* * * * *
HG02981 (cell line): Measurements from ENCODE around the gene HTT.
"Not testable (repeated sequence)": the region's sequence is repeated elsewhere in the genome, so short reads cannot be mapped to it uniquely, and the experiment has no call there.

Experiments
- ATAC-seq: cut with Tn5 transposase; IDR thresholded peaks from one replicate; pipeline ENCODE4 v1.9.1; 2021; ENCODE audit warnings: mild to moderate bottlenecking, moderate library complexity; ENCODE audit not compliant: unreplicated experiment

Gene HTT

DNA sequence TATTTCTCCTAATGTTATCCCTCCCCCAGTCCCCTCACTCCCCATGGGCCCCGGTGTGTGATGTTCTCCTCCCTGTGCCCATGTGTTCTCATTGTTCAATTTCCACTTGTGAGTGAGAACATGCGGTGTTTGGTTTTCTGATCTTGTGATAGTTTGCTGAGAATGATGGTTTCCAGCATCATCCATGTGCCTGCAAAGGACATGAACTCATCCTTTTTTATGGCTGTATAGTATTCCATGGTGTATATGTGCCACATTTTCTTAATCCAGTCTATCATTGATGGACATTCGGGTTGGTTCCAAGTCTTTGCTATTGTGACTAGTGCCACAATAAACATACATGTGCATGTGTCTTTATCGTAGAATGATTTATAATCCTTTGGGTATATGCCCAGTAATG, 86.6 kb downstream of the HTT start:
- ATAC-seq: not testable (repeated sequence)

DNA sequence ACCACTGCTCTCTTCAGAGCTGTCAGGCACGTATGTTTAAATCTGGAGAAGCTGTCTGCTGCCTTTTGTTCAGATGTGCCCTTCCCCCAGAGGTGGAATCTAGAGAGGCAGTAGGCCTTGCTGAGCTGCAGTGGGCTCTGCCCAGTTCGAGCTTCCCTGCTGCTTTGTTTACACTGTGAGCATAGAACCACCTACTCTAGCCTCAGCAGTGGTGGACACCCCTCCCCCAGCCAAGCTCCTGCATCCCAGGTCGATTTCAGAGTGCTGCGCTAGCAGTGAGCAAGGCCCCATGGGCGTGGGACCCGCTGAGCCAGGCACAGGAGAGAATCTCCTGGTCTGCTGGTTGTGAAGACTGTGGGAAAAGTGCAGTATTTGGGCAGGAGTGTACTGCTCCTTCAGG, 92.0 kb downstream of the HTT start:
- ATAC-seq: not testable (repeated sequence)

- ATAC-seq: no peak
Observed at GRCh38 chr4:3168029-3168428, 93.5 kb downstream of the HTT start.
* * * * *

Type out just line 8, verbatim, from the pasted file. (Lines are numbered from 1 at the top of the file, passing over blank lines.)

DNA sequence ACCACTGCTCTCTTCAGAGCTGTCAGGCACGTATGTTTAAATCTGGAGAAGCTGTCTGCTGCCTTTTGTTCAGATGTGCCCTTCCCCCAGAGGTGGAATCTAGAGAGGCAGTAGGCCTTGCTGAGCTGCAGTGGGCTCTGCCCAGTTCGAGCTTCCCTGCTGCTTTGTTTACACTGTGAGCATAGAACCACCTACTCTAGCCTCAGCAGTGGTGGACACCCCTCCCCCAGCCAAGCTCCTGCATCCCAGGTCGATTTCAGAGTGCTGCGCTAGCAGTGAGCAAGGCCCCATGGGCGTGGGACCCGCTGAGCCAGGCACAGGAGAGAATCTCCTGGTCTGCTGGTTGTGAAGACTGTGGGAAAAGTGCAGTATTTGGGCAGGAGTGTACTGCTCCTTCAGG, 92.0 kb downstream of the HTT start: